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How Ukrainians use social media to combat Russian disinformation

Lara Zwarun visits with injured Ukrainian soldiers being treated at a Lviv hospital in 2015.
Lara Zwarun
Lara Zwarun visits with injured Ukrainian soldiers being treated at a Lviv hospital in 2015.

Ukrainians have learned the hard way not to trust online information from Russian sources. Lara Zwarun, an associate professor of communications at the University of Missouri-St. Louis, described the nation’s tactics in Ukraine as “sort of like catfishing at the international level” — with state-sanctioned fake news aimed at creating an alternate reality.

So what keeps Ukrainians from falling for Russia’s propaganda? Zwarun explained on Monday’s St. Louis on the Air that the nation has a healthy skepticism for all media.

Lara Zwarun joins St. Louis on the Air

She described interviewing soldiers in 2015 who had been on the front lines of the conflict with Russia. “And they told me 100% of Russian media is lies, and 80% of Ukrainian media is lies,” Zwarun said. “They're very skeptical.”

Herself the daughter of a Ukrainian refugee, Zwarun studies how Ukrainians use social media to counter Russian disinformation. She sees the conflict in Ukraine today as an example of hybrid war: “What's happening is happening on the streets, but it's also happening via social media and communication among regular people.”

When Zwarun did her research in 2015, the nation had just ousted a Russia-friendly president in the Maidan Revolution. She found that many Ukrainians were galvanized by that movement. They became better organized not just in a military sense, but with their online messaging as well.

“Mobilization and organization definitely came out of that movement,” she said, “and seeing that they could stand up to a much larger enemy and fight for what was really right.”

She cited an organization called Stop Fake, which a group of college students in Kyiv launched to debunk Russian disinformation.

“I was completely blown away that they had started this grassroots effort and had gotten to the point that they had,” she said.

Ukrainians have also gotten better at proactively shaping their own message, Zwarun added. In one case, Westerners are encouraged to send money to Ukraine by booking Airbnb rooms there that they have no intention of using.

Another example is the website 200rf.com. On it, Ukraine posts photos and videos of Russian soldiers who have been captured. Many of the videos show the soldiers provided with sustenance and being allowed to call their mothers in Russia.

The website’s target audience is Russian families. “So that, if they can access it, they can look online for clues to see if their loved one, their son, is one of the people [killed or captured],” Zwarun said. “It's kind of grim, but I think it also makes a very powerful, undeniable message. The people in Russia who are most likely to realize that they're being fleeced by their media are parents."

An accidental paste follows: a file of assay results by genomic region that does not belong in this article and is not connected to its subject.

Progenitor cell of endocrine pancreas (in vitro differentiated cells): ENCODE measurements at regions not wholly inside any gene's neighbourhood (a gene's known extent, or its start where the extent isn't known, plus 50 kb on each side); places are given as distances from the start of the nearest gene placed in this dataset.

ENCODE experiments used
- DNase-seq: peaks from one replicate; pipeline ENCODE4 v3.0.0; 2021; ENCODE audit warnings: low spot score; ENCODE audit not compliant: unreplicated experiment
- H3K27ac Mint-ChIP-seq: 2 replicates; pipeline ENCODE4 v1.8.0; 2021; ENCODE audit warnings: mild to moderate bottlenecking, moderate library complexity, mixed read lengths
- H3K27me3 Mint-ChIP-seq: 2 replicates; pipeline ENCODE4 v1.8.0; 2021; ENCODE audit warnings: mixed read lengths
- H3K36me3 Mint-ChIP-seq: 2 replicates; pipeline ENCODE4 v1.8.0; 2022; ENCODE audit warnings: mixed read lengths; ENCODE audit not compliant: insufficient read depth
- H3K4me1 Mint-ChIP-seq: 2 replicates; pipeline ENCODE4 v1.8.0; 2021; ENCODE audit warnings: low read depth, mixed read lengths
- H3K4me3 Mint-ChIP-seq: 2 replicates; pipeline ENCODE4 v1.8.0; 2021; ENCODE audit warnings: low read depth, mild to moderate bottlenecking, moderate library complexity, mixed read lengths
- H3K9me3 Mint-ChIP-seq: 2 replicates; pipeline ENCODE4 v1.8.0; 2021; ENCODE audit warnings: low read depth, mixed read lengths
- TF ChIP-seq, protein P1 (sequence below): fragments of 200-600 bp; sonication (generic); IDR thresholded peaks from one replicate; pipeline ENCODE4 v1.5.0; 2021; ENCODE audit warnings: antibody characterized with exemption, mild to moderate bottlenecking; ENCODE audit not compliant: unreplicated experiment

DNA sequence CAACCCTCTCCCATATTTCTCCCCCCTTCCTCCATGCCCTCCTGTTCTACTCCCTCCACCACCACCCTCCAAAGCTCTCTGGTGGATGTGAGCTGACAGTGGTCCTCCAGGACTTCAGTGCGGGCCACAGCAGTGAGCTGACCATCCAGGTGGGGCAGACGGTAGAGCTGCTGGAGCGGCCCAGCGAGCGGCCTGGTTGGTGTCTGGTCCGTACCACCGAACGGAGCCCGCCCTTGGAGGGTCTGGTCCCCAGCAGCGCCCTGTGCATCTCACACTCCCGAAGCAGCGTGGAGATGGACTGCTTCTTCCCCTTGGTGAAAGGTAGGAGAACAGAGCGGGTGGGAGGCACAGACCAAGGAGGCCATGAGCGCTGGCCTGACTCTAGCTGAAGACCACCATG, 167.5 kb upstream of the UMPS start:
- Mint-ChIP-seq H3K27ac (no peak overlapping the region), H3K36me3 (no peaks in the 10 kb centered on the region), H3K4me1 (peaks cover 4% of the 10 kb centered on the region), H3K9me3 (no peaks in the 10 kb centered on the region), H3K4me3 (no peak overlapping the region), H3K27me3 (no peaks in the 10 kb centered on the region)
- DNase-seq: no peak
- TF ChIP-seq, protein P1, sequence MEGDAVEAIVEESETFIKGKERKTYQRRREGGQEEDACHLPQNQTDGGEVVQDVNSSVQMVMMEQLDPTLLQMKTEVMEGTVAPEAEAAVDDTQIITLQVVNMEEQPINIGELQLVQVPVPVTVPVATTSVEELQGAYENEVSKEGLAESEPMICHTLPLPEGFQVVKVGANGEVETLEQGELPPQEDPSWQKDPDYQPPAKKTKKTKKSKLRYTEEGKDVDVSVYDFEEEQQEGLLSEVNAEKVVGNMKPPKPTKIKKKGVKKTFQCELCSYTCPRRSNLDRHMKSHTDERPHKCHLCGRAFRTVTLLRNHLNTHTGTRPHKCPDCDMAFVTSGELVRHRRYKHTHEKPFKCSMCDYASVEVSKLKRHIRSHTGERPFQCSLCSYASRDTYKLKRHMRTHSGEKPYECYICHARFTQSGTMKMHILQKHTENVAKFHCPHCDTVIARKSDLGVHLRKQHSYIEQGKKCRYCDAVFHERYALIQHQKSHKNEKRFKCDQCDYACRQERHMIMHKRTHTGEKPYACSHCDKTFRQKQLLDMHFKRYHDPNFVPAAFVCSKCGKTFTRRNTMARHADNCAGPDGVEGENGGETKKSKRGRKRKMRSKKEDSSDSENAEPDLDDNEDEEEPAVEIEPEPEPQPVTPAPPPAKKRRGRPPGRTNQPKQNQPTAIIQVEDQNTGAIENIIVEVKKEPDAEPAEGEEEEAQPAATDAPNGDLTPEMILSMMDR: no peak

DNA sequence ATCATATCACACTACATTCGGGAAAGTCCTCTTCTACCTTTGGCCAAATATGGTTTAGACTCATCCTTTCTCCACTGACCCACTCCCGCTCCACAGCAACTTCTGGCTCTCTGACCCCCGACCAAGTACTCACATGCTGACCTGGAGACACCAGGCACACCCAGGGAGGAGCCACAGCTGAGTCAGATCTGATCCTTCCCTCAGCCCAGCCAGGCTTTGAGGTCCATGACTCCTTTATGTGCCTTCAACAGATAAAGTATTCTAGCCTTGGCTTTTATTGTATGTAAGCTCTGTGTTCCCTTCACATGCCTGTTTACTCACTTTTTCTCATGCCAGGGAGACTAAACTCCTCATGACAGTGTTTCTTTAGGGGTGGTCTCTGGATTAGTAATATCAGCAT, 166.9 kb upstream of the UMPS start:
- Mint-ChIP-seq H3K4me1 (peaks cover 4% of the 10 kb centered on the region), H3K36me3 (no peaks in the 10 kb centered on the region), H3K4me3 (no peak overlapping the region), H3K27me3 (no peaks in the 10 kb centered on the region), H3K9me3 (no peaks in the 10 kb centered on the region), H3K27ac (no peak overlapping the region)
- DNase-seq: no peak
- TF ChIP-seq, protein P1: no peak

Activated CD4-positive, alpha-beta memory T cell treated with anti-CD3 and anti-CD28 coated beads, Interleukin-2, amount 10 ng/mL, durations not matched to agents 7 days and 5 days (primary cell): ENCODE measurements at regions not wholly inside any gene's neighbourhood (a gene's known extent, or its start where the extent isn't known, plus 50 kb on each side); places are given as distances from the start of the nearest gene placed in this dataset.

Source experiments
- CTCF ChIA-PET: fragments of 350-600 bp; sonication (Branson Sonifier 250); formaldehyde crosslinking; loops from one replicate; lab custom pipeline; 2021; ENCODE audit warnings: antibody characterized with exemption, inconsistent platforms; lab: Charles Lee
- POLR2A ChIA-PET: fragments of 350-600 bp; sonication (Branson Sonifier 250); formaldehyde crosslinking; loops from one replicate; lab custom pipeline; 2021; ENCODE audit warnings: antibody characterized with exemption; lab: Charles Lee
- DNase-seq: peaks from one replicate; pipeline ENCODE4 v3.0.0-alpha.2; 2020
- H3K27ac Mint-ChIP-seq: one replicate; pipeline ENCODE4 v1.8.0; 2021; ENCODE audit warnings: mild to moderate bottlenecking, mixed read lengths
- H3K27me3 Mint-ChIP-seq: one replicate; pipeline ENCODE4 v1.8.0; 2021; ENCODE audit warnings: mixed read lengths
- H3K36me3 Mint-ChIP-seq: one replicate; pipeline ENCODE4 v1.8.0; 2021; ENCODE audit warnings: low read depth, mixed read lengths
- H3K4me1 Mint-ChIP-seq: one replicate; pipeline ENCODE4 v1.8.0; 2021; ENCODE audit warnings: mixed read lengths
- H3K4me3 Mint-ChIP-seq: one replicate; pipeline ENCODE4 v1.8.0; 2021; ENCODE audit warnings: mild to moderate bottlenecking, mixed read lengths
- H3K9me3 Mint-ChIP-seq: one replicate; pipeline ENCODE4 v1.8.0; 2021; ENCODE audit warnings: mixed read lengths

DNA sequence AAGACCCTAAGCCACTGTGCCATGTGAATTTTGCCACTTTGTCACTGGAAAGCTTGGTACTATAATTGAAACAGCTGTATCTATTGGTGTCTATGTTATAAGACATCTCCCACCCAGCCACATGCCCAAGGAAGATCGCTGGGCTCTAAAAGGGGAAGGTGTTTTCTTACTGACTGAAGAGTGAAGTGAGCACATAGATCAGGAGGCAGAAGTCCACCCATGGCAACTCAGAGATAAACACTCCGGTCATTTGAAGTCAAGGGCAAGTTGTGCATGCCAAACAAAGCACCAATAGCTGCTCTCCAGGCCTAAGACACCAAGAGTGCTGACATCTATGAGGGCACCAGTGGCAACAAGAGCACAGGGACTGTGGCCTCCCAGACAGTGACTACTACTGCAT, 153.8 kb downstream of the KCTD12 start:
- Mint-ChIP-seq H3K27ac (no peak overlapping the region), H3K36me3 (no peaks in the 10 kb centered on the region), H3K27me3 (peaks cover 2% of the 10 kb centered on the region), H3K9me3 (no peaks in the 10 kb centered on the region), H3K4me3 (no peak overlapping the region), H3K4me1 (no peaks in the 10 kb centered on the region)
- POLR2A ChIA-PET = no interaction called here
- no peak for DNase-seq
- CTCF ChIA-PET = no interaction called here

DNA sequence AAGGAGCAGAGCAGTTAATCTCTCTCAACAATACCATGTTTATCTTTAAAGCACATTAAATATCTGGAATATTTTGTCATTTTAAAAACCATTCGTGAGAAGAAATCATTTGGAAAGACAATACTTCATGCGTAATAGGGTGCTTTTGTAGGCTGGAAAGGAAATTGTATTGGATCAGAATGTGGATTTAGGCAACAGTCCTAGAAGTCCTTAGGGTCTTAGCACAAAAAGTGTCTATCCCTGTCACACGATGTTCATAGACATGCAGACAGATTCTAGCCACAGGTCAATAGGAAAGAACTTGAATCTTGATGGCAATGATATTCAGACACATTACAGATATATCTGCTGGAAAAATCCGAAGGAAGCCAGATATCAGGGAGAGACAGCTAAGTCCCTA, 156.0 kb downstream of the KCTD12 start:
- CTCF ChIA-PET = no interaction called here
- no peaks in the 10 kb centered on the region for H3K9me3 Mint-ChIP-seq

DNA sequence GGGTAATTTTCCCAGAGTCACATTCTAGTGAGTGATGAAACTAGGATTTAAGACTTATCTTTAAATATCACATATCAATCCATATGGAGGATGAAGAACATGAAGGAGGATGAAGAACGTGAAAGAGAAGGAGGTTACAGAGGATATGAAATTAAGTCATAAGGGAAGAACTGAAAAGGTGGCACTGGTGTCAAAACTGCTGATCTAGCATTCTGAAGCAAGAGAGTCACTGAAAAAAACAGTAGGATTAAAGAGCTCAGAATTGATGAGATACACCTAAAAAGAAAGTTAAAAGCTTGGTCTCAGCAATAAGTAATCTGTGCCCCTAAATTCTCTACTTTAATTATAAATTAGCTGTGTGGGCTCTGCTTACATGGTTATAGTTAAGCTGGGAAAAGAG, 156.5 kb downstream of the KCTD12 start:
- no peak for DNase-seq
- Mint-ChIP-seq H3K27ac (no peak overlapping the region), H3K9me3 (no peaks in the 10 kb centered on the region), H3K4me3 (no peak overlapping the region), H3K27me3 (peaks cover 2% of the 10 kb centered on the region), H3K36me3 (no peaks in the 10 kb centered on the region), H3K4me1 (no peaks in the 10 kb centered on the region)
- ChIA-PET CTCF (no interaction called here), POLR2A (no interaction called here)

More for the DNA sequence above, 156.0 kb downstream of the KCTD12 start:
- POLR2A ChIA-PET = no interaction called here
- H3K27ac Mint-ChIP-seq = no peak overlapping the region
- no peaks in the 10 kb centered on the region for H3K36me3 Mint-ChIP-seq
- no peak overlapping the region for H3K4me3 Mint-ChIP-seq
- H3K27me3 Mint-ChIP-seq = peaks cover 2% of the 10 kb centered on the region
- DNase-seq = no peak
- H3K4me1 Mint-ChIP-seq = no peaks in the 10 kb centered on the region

She added: “A lot of them had sons in the military [and] were under the impression that they were doing training exercises. [They] were not told until the very last minute where they were going — the soldiers themselves weren't even told. That’s a very motivated populace.”

 Lara Zwarun wears a vyshyvanka style embroidered shirt from Ukraine. She says her grandmother would embroider in that style.
Emily Woodbury
St. Louis Public Radio
Lara Zwarun wears a vyshyvanka-style embroidered shirt from Ukraine.

Russia continues to shell Ukrainian cities, leaving deadly carnage across a broad swath of the country. “As fun as it is to get your reply from the Airbnb host or joke about the Russian warship [telling Russia to buzz off],” she said, “there's people dying — and increasingly civilians.”

But she’s proud of how her ancestral homeland is dealing with the nightmare situation.

“I cannot believe how prominent and well known the Ukrainian flag, the Ukrainian effort, everything is. People are aware of it now like they never have been before,” she said. “Everybody internationally has been amazed by the Ukrainians’ tenacity and spirit and unification during this effort.”

She sees a powerful lesson for anyone watching the conflict from the U.S., where important issues are so fractured down political lines. “The Ukrainians are showing that you can put that all on hold and unite against a common enemy.”

Related Event
What: Lara Zwarun will speak at 4 Hands Brewing Company’s International Women's Day event
When: 6:30 p.m. March 8
Where: 1220 S. 8th St., St. Louis, MO 63104

St. Louis on the Air” brings you the stories of St. Louis and the people who live, work and create in our region. The show is hosted by Sarah Fenske and produced by Emily Woodbury, Kayla Drake, Danny Wicentowski and Alex Heuer. Jane Mather-Glass is our production assistant. The audio engineer is Aaron Doerr.

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Emily is the senior producer for "St. Louis on the Air" at St. Louis Public Radio.